I recognize that this could politicized, and that’s not my intention for sharing this. Educators, after all, work best when they approach educating with an open mind (or open mindset) and flexibility. This is a reason education is both an art and a science. On the other hand, we should be careful about being “early adopters”. We should explore new ideas and tools, but we should approach these explorations with awareness and with special attention to measuring (somewhat objectively) what we hope to achieve against what was actually achieved (somewhat objectively).
The Neurocritic: Against Initiatives: “don’t be taken in by the boondoggle”.
Here’s Professor Leah Krubitzer, who heads theLaboratory of Evolutionary Biology at University of California, Davis:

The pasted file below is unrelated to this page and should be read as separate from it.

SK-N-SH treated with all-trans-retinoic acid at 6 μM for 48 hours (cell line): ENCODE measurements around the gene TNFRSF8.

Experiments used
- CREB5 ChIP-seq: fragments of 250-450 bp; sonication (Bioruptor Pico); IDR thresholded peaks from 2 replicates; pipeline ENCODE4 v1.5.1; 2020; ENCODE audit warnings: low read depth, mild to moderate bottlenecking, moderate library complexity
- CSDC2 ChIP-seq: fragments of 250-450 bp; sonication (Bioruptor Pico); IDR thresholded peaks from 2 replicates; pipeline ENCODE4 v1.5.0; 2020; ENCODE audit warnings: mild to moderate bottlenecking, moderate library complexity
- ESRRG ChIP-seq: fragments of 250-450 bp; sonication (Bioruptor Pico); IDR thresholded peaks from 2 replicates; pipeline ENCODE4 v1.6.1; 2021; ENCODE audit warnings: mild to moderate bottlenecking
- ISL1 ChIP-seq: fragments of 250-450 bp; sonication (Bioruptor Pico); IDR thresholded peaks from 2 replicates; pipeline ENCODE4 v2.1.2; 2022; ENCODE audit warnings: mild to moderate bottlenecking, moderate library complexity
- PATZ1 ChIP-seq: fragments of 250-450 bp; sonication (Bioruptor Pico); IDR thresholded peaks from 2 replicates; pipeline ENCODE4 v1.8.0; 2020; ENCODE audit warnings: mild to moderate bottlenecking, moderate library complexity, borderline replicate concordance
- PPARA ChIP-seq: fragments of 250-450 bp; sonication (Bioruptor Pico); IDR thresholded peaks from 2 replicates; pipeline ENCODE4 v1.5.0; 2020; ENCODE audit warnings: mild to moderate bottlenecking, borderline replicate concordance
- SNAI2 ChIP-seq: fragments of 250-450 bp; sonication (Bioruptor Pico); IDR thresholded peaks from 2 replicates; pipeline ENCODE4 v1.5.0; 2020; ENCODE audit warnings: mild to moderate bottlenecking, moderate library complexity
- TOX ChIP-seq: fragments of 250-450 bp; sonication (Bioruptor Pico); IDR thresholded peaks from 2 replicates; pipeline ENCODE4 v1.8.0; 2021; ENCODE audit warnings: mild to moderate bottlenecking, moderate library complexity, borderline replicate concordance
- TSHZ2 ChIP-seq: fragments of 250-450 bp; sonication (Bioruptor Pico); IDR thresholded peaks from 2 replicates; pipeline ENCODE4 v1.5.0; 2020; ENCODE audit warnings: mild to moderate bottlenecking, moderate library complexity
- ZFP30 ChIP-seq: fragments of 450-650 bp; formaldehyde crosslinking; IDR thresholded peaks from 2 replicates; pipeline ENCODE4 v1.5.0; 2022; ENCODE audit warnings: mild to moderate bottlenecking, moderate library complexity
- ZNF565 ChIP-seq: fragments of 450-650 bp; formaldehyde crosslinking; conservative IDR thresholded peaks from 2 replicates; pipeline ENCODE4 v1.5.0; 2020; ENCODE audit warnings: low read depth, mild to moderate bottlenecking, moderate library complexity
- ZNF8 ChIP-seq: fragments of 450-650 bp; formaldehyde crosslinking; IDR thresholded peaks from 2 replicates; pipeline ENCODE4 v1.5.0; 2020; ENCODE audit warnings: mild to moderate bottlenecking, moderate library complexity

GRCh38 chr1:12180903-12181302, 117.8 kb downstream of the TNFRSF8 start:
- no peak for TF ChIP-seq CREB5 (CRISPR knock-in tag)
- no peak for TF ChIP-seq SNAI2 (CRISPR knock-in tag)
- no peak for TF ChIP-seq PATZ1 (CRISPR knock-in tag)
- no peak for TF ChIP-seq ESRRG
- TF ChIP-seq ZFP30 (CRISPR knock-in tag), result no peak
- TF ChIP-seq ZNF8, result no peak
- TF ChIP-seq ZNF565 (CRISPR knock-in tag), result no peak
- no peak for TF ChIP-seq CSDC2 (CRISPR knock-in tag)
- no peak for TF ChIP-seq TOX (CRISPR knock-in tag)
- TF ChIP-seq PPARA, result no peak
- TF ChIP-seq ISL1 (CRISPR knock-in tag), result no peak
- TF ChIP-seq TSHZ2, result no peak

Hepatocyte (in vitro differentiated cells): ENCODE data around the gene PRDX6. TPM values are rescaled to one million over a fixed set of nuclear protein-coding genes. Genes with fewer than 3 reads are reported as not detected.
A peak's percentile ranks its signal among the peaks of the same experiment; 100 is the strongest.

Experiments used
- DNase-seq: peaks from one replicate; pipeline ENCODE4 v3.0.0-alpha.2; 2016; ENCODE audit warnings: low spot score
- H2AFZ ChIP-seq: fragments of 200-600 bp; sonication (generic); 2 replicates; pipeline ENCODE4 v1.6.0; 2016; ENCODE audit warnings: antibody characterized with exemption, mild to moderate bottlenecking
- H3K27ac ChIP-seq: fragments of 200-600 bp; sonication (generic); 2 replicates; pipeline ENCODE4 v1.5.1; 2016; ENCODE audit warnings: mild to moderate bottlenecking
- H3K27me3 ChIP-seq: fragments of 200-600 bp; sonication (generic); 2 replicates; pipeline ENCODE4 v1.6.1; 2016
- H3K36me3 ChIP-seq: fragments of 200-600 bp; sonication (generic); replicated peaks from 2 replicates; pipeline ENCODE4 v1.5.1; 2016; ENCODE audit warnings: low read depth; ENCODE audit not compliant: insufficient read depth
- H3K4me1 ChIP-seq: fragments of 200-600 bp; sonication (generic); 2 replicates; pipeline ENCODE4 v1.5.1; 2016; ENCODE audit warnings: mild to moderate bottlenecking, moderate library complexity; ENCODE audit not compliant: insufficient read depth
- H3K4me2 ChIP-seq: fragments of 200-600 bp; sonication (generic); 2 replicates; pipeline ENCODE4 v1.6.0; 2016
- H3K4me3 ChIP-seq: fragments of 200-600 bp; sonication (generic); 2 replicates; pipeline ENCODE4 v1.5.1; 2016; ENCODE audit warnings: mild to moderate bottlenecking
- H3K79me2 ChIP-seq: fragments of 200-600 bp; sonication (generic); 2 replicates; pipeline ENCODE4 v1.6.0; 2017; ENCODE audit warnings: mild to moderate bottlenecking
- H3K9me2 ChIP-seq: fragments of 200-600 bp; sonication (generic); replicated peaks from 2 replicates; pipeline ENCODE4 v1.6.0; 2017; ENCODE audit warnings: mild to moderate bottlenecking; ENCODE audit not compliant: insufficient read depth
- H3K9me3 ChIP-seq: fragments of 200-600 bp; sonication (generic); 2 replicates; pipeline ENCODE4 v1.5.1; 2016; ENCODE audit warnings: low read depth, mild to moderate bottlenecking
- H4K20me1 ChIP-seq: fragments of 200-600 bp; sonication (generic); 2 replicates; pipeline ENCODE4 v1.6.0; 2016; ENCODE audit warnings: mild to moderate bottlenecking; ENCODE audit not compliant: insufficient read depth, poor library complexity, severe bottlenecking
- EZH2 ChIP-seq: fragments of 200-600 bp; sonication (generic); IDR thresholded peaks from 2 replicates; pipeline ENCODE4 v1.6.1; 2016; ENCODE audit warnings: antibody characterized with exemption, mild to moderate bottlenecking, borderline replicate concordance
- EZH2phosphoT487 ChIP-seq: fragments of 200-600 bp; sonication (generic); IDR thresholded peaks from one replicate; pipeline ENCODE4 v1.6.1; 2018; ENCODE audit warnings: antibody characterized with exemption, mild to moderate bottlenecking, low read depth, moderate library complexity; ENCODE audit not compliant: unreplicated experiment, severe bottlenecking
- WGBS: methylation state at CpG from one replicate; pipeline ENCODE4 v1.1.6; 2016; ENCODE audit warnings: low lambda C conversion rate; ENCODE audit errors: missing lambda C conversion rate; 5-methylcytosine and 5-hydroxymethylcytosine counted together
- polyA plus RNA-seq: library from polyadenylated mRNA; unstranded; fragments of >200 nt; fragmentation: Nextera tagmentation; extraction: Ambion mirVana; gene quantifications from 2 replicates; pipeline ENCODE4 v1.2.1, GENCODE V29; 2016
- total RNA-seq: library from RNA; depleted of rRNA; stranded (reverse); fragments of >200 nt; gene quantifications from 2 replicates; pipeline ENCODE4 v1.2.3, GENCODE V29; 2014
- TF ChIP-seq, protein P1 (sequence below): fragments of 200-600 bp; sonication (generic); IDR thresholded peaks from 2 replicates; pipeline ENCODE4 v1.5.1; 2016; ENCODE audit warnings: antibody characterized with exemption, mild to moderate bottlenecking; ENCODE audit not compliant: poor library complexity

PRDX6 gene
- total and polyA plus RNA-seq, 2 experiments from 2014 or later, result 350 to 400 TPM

“From a personal rather than scientific standpoint, the final important thing I’ve learned is don’t be taken in by the boondoggle, don’t get caught up in technology, and be very suspicious of “initiatives.” Science should be driven by questions that are generated by inquiry and in-depth analysis rather than top-down initiatives that dictate scientific directions. I have also learned to be suspicious of labels declaring this the “decade of” anything: The brain, The mind, Consciousness. There should be no time limit on discovery. Does anyone really believe we will solve these complex, nonlinear phenomena in ten years or even one hundred? Tightly bound temporal mandates can undermine the important, incremental, and seemingly small discoveries scientists make every day doing critical, basic, nonmandated research. These basic scientific discoveries have always been the foundation for clinical translation. By all means funding big questions and developing innovative techniques is worthwhile, but scientists and the science should dictate the process.”